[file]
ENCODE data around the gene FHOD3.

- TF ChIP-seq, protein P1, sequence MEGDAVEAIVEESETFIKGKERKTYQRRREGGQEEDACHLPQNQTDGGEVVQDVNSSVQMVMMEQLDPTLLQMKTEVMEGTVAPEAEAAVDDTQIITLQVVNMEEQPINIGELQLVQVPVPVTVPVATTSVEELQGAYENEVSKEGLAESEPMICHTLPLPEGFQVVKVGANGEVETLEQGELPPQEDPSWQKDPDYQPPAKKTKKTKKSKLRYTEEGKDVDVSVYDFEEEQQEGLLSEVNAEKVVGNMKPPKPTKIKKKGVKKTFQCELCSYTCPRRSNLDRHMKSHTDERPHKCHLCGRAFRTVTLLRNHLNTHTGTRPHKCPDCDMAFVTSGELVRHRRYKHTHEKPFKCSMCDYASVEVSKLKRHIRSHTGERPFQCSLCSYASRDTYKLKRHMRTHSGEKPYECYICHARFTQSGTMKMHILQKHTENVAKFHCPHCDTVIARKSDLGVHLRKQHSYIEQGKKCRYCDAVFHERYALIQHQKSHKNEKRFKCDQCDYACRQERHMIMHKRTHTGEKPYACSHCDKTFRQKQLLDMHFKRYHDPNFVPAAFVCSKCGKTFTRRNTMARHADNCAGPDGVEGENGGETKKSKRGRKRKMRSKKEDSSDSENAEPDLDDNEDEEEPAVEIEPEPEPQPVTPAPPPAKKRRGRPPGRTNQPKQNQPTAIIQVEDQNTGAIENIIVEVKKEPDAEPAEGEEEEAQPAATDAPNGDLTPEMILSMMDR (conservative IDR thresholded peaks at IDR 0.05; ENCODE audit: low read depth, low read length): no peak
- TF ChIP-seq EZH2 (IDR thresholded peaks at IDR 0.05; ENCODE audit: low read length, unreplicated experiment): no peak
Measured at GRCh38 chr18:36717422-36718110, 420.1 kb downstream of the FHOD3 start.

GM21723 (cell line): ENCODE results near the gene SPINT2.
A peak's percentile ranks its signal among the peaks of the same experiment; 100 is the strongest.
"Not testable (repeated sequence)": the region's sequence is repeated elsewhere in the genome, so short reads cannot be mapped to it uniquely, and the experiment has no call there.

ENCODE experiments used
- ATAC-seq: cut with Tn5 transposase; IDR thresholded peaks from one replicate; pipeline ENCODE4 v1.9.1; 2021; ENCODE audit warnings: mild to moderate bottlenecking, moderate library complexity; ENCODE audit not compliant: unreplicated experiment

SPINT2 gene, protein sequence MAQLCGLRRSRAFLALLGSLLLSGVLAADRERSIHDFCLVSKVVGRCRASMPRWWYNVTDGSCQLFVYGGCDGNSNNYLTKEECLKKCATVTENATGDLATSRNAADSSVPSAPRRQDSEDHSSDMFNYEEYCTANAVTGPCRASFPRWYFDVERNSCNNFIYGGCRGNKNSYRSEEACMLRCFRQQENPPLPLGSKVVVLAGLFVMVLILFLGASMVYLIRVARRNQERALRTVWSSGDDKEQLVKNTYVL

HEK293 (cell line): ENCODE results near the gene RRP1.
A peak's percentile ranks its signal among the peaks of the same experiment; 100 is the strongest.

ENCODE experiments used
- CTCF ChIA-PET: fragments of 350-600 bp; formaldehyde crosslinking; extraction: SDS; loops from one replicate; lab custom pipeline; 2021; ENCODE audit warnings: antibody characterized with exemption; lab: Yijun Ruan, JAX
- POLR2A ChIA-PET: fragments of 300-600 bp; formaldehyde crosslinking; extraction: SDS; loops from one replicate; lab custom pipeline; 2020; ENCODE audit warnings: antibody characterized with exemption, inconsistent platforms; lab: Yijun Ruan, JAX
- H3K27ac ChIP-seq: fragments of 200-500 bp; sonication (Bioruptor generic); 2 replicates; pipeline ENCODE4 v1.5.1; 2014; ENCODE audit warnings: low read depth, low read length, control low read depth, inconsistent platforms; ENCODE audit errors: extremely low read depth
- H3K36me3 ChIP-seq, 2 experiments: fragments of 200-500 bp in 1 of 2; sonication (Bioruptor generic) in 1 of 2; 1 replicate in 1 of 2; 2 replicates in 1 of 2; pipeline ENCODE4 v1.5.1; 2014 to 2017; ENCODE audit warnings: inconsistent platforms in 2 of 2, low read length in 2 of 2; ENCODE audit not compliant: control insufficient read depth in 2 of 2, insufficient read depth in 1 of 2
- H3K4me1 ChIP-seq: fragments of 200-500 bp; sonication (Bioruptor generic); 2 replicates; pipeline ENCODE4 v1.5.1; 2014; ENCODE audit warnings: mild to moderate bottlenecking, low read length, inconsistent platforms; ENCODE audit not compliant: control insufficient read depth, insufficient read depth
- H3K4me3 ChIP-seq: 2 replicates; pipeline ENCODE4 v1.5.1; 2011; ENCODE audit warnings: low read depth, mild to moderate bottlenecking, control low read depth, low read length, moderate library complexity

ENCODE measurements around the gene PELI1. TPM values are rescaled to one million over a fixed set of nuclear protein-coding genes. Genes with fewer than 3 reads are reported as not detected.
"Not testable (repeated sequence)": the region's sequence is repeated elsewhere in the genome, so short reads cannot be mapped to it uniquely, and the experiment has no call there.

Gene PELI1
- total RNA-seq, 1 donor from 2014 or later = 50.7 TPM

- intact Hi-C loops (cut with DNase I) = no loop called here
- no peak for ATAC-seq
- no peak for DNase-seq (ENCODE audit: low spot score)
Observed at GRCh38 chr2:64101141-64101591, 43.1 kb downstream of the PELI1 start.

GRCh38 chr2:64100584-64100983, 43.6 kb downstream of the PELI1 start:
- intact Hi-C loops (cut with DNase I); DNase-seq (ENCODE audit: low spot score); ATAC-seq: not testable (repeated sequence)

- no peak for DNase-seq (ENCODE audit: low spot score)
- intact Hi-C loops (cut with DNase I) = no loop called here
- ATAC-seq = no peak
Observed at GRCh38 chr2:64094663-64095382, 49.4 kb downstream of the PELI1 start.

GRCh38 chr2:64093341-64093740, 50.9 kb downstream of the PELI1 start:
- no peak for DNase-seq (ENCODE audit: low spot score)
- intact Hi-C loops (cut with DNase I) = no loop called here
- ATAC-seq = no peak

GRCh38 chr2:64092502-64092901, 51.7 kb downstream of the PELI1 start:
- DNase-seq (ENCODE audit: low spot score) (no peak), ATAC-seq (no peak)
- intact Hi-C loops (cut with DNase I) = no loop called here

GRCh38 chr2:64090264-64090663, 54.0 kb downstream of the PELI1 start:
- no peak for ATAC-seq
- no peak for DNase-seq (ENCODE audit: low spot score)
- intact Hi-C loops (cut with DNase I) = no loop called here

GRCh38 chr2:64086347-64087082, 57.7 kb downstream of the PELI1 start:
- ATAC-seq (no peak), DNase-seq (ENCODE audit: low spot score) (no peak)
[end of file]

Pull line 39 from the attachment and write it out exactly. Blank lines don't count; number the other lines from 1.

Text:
- DNase-seq (ENCODE audit: low spot score) (no peak), ATAC-seq (no peak)